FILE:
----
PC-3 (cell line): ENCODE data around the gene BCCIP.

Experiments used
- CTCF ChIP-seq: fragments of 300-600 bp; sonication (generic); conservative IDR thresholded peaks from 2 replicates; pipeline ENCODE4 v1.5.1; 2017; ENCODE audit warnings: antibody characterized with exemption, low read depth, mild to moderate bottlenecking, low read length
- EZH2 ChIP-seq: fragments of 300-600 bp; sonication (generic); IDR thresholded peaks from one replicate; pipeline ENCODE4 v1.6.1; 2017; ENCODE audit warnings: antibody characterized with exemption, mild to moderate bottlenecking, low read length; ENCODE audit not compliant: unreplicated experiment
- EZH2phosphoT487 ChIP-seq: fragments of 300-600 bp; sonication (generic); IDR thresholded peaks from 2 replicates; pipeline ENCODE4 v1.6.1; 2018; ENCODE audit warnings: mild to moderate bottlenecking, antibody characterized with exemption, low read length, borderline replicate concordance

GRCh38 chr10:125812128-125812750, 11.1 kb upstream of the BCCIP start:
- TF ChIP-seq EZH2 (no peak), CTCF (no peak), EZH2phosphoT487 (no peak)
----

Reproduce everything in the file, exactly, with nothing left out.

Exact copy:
PC-3 (cell line): ENCODE data around the gene BCCIP.

Experiments used
- CTCF ChIP-seq: fragments of 300-600 bp; sonication (generic); conservative IDR thresholded peaks from 2 replicates; pipeline ENCODE4 v1.5.1; 2017; ENCODE audit warnings: antibody characterized with exemption, low read depth, mild to moderate bottlenecking, low read length
- EZH2 ChIP-seq: fragments of 300-600 bp; sonication (generic); IDR thresholded peaks from one replicate; pipeline ENCODE4 v1.6.1; 2017; ENCODE audit warnings: antibody characterized with exemption, mild to moderate bottlenecking, low read length; ENCODE audit not compliant: unreplicated experiment
- EZH2phosphoT487 ChIP-seq: fragments of 300-600 bp; sonication (generic); IDR thresholded peaks from 2 replicates; pipeline ENCODE4 v1.6.1; 2018; ENCODE audit warnings: mild to moderate bottlenecking, antibody characterized with exemption, low read length, borderline replicate concordance

GRCh38 chr10:125812128-125812750, 11.1 kb upstream of the BCCIP start:
- TF ChIP-seq EZH2 (no peak), CTCF (no peak), EZH2phosphoT487 (no peak)